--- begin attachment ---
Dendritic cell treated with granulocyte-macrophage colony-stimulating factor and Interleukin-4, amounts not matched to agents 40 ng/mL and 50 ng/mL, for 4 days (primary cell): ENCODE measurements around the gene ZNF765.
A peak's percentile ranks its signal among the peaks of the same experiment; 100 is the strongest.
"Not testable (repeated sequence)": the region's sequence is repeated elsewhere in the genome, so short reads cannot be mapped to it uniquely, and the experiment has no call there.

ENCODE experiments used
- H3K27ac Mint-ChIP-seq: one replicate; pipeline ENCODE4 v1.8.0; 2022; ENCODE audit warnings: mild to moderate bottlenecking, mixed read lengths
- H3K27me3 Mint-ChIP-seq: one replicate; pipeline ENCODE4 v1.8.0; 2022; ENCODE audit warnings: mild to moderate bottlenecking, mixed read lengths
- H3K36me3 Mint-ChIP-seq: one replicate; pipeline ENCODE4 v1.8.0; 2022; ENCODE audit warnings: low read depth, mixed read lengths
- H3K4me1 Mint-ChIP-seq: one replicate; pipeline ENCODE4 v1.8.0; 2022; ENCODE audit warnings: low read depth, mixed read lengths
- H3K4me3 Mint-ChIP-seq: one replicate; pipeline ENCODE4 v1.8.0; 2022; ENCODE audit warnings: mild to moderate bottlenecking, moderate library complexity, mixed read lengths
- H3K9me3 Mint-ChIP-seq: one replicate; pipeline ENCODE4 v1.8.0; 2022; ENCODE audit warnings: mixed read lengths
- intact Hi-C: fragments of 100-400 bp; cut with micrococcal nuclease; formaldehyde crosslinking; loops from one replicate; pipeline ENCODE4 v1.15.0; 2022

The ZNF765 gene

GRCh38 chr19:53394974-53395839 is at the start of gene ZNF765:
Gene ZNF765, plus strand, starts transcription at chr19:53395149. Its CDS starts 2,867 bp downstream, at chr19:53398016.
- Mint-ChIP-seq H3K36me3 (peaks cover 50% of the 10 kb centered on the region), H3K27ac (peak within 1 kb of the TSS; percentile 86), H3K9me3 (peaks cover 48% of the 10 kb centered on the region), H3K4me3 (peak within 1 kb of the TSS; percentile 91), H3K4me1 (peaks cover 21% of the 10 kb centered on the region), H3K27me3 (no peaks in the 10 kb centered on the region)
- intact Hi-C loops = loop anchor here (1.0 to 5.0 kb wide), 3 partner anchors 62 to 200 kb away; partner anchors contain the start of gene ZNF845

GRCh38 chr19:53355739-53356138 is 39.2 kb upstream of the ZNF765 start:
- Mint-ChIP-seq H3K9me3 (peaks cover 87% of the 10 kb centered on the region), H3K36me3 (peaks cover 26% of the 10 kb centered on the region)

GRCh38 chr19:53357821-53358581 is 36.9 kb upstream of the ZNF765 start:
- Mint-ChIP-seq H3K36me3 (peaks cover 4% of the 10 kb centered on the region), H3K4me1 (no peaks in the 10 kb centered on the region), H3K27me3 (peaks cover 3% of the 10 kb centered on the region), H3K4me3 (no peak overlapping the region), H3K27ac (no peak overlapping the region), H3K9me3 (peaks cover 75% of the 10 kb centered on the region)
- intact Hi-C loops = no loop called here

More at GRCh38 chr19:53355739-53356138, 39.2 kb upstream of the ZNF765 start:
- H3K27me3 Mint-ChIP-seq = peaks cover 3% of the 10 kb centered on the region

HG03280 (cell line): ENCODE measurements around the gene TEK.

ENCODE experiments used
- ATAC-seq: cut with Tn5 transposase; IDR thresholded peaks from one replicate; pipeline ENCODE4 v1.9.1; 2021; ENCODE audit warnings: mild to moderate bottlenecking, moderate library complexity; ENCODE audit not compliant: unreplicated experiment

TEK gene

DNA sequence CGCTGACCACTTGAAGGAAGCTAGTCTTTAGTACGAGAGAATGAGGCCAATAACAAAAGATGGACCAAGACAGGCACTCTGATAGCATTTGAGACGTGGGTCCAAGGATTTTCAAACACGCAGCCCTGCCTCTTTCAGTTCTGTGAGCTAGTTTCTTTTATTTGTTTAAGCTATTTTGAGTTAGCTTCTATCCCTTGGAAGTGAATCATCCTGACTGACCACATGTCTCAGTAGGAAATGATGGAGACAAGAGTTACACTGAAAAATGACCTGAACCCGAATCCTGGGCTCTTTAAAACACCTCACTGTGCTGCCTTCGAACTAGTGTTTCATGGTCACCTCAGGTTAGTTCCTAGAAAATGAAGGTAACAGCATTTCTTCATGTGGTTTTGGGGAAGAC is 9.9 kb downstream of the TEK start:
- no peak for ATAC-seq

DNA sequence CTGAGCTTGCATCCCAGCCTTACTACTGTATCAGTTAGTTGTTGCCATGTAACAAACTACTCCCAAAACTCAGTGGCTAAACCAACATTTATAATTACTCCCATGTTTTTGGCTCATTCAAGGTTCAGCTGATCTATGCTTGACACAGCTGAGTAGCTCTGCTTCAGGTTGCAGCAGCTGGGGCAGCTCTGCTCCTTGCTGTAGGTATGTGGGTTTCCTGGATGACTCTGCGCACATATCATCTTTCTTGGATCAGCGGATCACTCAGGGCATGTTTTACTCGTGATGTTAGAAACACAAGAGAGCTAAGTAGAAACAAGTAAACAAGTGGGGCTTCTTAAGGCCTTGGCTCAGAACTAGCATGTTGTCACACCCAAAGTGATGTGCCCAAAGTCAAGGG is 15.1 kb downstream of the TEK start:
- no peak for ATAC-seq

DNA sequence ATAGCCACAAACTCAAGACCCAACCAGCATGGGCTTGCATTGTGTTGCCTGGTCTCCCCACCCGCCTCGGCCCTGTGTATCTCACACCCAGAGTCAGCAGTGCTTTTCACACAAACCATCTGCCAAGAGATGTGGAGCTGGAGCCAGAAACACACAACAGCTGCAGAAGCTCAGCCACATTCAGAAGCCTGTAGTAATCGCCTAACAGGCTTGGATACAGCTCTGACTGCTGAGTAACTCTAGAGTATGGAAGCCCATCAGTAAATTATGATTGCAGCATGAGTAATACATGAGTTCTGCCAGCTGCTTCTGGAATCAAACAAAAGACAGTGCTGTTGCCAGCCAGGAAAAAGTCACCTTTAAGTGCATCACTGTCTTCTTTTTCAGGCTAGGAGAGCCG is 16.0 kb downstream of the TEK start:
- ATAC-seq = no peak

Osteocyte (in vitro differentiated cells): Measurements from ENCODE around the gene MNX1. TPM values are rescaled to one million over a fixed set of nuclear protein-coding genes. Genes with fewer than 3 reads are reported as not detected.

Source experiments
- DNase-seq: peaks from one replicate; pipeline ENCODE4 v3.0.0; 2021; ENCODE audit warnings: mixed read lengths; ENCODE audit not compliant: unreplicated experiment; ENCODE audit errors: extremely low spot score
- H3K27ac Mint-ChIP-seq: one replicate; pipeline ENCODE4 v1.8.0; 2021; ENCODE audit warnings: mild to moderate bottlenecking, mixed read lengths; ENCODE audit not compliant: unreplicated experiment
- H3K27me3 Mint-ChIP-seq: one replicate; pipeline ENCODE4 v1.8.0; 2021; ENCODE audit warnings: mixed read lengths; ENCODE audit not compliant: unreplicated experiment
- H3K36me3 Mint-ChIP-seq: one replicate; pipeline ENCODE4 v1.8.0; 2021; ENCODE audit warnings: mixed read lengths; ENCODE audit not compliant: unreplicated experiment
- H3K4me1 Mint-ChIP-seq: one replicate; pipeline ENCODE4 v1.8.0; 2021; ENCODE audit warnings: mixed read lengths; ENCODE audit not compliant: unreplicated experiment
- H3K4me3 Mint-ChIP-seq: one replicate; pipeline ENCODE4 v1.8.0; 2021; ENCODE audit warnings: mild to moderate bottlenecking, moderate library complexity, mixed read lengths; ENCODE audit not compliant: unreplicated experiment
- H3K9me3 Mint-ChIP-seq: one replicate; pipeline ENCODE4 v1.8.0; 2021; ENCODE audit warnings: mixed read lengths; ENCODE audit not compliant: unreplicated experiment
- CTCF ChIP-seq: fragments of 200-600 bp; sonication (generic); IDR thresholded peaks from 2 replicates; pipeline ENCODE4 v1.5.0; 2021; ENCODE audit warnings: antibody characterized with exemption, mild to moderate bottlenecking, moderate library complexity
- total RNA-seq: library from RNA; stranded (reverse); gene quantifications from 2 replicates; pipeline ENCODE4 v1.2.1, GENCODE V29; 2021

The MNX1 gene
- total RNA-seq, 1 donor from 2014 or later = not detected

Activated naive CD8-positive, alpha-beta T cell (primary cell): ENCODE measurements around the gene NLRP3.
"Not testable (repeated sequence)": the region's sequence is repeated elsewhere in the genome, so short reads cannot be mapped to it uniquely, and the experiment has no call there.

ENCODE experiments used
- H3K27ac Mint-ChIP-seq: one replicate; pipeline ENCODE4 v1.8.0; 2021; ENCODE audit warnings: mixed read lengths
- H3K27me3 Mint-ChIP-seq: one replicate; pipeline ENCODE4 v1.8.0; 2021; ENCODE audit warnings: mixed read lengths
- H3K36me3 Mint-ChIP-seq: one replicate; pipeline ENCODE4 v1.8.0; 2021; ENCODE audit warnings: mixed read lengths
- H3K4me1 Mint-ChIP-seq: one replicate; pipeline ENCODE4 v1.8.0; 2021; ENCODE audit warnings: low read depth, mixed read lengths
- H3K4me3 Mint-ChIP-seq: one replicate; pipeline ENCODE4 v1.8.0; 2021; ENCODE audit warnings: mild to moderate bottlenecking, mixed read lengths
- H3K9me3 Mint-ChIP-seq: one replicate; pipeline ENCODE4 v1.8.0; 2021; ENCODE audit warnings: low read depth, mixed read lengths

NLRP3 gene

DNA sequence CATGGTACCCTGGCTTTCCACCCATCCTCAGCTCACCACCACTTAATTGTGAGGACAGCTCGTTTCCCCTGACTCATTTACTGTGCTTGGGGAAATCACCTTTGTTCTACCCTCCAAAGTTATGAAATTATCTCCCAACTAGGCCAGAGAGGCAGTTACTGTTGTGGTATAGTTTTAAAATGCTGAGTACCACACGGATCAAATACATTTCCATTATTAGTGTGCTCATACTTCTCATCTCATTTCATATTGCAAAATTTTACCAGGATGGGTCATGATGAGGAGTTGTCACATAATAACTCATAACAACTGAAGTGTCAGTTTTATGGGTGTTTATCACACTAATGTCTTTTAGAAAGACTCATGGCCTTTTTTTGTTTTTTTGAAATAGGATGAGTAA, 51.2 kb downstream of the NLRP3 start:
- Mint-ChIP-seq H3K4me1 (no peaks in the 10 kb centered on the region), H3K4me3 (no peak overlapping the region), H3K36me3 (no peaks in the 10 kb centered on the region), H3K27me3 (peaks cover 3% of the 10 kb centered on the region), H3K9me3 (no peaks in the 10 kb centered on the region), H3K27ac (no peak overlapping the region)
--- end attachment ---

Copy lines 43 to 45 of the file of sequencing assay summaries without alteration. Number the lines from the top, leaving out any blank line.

- CTCF ChIP-seq: fragments of 200-600 bp; sonication (generic); IDR thresholded peaks from 2 replicates; pipeline ENCODE4 v1.5.0; 2021; ENCODE audit warnings: antibody characterized with exemption, mild to moderate bottlenecking, moderate library complexity
- total RNA-seq: library from RNA; stranded (reverse); gene quantifications from 2 replicates; pipeline ENCODE4 v1.2.1, GENCODE V29; 2021

The MNX1 gene